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Another rare case of fracking-caused earthquakes has jolted Ohio. A new study connects some 400 micro-earthquakes near the town of Canton, in Harrison County, to hydraulic fracturing wells. The three wells operated from September through October 2013 in the Utica Shale. Ten of the quakes registered between magnitude 1.7 and magnitude 2.2, but the tremors were too deep to cause damage or to be easily felt by people, according to the study, published Tuesday in the journal Seismological Research Letters.
The new study is the second report this year of fracking-linked earthquakes from drilling in the Utica Shale. In March, scientists with Ohio's Department of Natural Resources shut down drilling at seven Utica Shale gas wells in Poland Township after fracking triggered two small earthquakes.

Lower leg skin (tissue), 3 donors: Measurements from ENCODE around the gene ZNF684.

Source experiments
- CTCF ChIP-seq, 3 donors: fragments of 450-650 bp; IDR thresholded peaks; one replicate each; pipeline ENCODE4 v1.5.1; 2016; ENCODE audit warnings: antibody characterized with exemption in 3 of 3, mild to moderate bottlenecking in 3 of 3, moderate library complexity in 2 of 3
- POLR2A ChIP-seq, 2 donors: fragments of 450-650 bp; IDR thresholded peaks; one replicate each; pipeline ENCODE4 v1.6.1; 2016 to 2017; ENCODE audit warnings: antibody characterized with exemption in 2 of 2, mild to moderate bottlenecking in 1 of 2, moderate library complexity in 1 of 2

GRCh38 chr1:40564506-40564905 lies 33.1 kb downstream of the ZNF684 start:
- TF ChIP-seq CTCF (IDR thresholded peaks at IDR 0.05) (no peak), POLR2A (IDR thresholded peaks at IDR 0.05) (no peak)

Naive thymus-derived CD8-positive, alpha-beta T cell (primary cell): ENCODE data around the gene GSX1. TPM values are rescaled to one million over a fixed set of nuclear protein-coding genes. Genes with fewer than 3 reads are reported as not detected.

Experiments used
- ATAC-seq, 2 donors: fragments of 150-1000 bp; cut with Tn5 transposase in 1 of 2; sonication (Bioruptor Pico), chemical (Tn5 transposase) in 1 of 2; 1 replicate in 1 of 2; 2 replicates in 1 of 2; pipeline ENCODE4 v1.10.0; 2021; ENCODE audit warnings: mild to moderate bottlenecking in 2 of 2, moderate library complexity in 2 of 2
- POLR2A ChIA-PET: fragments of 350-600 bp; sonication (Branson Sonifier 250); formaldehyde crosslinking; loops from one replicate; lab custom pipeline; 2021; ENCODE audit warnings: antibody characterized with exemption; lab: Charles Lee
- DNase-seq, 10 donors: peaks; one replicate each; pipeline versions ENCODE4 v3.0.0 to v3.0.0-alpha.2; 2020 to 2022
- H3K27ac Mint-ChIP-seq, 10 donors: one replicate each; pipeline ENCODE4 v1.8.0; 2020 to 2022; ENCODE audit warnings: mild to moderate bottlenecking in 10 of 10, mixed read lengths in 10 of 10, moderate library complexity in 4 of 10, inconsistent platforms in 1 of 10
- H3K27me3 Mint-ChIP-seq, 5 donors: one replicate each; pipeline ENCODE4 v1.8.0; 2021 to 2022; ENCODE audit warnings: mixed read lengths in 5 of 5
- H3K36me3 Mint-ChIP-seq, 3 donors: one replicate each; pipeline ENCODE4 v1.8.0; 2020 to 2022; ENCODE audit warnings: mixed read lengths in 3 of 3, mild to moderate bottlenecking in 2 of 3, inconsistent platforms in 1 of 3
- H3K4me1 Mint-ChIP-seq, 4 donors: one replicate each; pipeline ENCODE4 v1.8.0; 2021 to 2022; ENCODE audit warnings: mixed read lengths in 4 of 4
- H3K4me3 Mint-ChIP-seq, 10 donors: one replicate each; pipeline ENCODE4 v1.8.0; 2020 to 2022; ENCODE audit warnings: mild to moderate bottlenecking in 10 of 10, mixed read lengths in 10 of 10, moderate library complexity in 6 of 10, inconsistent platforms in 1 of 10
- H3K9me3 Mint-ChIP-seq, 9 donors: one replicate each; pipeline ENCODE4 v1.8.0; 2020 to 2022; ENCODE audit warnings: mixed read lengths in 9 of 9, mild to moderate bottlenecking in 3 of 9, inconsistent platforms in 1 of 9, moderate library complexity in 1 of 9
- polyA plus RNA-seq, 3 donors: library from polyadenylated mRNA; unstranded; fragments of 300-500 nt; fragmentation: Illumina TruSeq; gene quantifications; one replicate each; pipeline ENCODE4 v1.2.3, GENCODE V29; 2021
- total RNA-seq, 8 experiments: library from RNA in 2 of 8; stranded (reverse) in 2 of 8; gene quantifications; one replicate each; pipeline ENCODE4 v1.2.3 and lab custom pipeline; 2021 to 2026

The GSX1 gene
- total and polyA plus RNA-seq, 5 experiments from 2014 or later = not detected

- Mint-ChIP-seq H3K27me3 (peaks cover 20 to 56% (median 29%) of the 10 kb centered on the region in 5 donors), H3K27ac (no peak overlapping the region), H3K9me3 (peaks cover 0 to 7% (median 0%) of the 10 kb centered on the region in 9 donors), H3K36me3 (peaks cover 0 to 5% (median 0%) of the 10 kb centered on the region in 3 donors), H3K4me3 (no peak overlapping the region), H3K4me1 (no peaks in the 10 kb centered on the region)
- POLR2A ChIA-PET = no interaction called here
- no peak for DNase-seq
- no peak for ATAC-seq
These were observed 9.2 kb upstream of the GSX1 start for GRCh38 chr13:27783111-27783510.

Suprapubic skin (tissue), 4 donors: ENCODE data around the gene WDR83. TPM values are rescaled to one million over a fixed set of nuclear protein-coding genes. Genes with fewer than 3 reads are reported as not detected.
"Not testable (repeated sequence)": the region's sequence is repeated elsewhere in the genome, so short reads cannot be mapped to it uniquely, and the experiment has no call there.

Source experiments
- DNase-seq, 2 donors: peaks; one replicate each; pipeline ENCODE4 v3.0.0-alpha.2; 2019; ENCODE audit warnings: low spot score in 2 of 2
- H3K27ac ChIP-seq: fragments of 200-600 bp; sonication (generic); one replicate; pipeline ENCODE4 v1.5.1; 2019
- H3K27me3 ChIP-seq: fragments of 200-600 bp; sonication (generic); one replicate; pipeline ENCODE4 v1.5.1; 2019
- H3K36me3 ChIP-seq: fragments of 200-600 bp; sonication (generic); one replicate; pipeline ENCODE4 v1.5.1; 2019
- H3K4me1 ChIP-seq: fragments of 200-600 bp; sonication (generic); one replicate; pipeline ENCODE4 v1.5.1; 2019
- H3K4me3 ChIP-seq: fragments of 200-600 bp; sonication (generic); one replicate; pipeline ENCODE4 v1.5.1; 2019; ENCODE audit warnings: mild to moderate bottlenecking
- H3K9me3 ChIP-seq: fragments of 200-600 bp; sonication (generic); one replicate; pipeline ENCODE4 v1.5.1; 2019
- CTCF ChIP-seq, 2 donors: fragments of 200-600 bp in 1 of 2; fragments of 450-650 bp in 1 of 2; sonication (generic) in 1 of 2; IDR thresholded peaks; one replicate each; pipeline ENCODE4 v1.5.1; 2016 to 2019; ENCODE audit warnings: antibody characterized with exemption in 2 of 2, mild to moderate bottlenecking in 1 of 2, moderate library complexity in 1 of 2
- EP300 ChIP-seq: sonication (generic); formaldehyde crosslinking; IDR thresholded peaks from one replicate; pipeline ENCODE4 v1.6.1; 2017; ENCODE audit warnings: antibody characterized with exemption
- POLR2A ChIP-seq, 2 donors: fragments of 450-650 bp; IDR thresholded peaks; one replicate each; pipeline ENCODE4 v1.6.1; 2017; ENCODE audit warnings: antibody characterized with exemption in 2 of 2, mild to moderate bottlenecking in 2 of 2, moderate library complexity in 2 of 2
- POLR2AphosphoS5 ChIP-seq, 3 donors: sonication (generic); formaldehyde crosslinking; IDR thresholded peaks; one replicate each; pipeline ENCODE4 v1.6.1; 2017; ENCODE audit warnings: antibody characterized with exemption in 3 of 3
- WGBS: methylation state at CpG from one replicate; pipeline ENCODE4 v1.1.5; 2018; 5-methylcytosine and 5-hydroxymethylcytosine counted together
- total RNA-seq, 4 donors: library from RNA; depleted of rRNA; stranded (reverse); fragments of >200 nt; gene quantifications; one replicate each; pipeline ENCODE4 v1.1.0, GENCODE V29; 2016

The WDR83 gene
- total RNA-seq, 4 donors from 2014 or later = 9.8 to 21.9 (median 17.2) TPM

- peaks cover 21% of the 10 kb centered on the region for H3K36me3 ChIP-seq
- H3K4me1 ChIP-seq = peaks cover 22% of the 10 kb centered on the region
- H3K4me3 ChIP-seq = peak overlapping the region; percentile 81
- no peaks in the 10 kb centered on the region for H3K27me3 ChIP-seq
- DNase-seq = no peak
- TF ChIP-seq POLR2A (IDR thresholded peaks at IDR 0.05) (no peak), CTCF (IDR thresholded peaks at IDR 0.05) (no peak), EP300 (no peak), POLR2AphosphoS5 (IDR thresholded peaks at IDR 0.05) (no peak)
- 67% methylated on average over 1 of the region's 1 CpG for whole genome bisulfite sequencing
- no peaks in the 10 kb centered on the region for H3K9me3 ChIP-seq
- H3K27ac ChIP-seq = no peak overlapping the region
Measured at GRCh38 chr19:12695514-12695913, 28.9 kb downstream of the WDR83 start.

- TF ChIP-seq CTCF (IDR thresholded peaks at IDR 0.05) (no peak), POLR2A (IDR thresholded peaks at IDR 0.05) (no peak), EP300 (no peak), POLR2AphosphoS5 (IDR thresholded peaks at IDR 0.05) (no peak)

The Harrison case is one of the few scientifically documented incidents of hydraulic fracturing causing earthquakes on a fault, said lead study author Paul Friberg, a seismologist and owner of Instrumental Software Technologies Inc. The other locations include Oklahoma; the United Kingdom; British Columbia, Canada; and Ohio's Poland Township.
Fracking involves pumping large volumes of water, sand and chemicals into underground shale or other rocks, such as coal. The pressure forces open the rocks, allowing trapped oil and gas to escape. Within the oil and gas industry, hydraulic fracturing is known to cause earthquakes, but the tremors are usually so small that seismometers barely wiggle in response.
The Harrison County quakes struck less than 1 mile (1.4 kilometers) below the horizontal wells. Shaking started just 26 hours after fracking began on Sept. 29, 2013. Nearly 190 earthquakes hit during a 39-hour period on Oct. 1 and 2. The quakes tapered off after the fracking was completed on the wells, the study reports.